The fourth dimension, at least in theory. We keep track of time in a linear way, each second marking a particular point that will happen only once and never be revisited. There will never be another 10:42:30.1 on April 17, 2013, for example.
Of course, there are several ways to record the same time:
- Coordinated Universal Time (UTC): This is the time at the prime meridian, 0° Longitude. From there, time zones span out to +12 or -12 UTC, meeting again at the International Dateline. In military parlance, UTC is known as Zulu because it is in timezone Z.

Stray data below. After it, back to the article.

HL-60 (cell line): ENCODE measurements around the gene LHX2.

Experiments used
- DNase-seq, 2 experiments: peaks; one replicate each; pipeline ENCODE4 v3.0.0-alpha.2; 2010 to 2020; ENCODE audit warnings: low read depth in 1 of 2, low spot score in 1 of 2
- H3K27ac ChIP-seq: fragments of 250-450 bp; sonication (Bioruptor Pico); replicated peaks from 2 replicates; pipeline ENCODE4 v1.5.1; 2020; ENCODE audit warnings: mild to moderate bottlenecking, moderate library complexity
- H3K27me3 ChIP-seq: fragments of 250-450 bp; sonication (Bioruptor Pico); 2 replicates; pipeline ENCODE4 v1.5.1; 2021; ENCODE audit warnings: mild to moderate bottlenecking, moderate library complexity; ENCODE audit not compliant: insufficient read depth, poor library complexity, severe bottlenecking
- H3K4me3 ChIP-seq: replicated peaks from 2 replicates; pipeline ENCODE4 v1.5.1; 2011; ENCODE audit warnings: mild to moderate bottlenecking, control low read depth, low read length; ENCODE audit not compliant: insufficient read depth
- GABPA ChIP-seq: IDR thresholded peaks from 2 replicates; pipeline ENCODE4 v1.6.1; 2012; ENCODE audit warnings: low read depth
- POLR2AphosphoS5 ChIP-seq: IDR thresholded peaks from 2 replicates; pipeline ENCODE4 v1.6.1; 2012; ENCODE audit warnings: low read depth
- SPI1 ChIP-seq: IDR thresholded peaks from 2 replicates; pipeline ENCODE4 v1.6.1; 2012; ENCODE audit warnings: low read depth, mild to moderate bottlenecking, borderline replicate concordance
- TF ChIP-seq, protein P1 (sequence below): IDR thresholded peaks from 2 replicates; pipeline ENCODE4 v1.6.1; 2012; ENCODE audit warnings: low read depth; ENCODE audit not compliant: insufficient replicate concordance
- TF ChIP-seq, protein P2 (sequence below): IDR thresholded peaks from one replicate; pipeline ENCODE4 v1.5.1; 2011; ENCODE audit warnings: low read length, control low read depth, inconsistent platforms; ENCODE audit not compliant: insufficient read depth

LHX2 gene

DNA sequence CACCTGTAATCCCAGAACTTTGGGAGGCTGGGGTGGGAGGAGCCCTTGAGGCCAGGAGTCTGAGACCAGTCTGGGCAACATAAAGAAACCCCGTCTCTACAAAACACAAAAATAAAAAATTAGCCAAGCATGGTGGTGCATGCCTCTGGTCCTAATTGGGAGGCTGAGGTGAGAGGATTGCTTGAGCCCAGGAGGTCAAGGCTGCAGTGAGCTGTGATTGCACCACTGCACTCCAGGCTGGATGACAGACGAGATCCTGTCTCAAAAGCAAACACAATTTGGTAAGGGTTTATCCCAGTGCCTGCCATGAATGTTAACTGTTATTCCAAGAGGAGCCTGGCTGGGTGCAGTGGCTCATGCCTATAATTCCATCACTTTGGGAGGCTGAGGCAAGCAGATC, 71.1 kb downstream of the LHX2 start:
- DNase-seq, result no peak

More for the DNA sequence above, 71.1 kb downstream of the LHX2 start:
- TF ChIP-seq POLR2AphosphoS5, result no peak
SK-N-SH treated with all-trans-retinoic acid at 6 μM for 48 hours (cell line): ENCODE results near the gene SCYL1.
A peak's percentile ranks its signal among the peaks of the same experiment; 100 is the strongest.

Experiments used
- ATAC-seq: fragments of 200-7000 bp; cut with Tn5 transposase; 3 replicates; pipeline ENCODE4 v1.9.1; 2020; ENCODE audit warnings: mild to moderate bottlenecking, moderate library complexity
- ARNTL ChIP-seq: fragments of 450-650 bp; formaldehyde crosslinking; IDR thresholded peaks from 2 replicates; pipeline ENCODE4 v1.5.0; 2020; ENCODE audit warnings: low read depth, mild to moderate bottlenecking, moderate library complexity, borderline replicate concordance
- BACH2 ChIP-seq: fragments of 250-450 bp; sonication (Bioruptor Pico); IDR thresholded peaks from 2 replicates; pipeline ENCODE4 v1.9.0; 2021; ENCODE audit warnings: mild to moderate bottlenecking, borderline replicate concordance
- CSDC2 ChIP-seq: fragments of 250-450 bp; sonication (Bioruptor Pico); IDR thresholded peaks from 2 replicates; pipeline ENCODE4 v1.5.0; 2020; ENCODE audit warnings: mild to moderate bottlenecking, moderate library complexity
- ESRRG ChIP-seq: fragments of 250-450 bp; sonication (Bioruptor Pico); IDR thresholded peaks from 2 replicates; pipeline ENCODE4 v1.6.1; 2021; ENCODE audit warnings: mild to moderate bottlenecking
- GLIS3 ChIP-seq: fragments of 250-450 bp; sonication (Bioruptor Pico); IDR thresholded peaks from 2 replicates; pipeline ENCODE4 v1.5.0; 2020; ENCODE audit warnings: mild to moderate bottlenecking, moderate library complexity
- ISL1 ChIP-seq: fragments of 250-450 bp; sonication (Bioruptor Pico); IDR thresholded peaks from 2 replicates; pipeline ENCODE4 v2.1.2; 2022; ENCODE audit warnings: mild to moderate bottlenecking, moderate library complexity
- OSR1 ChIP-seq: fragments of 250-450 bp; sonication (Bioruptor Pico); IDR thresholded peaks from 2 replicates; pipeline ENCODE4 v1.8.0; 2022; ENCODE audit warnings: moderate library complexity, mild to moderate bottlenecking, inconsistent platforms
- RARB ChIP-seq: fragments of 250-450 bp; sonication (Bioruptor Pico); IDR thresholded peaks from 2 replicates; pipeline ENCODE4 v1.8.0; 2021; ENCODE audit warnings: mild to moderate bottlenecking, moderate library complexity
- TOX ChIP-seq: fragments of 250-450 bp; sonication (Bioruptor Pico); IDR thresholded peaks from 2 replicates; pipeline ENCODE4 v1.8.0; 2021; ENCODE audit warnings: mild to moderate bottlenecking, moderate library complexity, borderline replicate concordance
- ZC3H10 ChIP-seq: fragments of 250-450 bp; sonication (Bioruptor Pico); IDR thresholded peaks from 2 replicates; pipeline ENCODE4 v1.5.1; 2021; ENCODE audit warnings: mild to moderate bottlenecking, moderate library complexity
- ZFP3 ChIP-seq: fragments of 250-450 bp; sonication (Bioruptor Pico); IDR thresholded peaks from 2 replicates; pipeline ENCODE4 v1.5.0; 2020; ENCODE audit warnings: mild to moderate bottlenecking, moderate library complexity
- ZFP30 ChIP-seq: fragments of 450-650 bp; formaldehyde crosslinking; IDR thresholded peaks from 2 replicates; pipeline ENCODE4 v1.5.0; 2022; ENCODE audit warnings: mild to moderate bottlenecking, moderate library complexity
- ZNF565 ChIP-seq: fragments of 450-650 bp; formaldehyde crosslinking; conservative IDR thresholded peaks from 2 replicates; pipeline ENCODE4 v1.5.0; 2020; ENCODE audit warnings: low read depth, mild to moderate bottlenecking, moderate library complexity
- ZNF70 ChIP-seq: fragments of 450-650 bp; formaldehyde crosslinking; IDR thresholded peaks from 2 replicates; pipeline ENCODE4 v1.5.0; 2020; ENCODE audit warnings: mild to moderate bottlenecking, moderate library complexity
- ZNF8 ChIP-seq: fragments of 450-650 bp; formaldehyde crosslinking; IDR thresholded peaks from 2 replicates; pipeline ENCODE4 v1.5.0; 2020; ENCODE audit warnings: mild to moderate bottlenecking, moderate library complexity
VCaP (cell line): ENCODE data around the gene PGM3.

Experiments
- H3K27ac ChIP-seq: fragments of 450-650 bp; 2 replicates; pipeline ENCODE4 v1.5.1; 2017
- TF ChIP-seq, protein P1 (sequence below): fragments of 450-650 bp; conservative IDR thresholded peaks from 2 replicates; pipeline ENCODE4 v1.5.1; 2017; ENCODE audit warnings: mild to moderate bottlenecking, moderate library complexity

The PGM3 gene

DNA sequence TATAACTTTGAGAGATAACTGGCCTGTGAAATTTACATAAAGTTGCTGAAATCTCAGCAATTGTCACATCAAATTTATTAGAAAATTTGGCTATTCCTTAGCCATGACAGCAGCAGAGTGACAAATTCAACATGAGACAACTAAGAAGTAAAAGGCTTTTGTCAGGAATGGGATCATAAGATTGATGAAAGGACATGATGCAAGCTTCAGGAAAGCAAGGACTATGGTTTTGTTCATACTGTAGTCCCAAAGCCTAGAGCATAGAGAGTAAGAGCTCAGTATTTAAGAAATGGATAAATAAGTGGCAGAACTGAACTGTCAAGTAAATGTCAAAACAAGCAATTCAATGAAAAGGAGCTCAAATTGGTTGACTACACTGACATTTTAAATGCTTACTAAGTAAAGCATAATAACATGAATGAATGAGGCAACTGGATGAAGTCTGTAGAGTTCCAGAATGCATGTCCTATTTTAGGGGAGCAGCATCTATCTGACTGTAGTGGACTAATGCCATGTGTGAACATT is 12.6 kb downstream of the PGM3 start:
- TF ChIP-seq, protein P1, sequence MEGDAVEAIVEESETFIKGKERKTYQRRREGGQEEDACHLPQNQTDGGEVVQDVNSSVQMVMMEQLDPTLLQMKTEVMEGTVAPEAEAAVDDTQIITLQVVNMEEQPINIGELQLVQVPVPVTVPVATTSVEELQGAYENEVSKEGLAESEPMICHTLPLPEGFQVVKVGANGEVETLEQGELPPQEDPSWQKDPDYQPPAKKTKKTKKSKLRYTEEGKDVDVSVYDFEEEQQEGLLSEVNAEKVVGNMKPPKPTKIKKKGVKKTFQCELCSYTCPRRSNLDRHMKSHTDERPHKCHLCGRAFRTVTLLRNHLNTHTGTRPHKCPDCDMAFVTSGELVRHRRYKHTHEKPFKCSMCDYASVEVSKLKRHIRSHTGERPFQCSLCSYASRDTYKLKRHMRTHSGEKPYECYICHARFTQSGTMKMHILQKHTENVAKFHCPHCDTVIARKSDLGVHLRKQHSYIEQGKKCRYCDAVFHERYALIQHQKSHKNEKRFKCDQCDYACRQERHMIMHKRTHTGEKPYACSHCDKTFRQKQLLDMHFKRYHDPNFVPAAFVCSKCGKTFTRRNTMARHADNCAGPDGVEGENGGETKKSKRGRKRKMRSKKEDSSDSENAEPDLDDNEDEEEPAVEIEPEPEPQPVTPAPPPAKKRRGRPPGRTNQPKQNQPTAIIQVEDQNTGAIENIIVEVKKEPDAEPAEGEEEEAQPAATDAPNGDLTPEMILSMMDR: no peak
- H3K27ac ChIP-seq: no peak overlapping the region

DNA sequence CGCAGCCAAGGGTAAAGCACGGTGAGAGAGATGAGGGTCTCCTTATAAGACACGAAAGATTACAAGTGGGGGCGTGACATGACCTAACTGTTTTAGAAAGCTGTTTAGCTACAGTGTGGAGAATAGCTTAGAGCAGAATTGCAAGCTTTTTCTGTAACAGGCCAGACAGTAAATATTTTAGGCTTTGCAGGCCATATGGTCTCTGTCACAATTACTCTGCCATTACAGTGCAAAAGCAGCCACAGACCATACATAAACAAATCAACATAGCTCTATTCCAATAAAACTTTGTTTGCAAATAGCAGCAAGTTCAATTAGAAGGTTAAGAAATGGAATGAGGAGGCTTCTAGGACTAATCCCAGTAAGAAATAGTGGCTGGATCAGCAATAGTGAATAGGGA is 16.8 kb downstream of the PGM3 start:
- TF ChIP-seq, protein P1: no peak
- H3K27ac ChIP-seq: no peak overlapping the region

- Local Time: In any given location, is determined when the sun is directly overhead (± sidereal correction) at noon.
- Local Timezone: One of twenty-four arbitrary divisions where the sun may be directly overhead (± sidereal correction) somewhere within the division at noon.
- Unix Timestamp: The number of seconds that has transpired since 0000, January 1, 1970. Unix time stamp 1366209730 equals 10:42:30, April 17, 2013. In hex looks like 516F0260. Used by all Unix/Linux variants.
- GPS Time: UTC – LS (Leap Second) + 19 s.
- ISO 8601 date/time: 2013-02-17T10:42Z
- Julian Date: A continuous count of days and fractions of such since noon Universal Time on January 1, 4713 BCE. April 17, 2013, 10:42:30.1 equals 2456399.946193
One thing to note and mark your calendars: Unix (and variants) may have a problem on January 19, 2038, because of a 32-bit integer issue. This is known as Y2038, and a smart man would start planning now.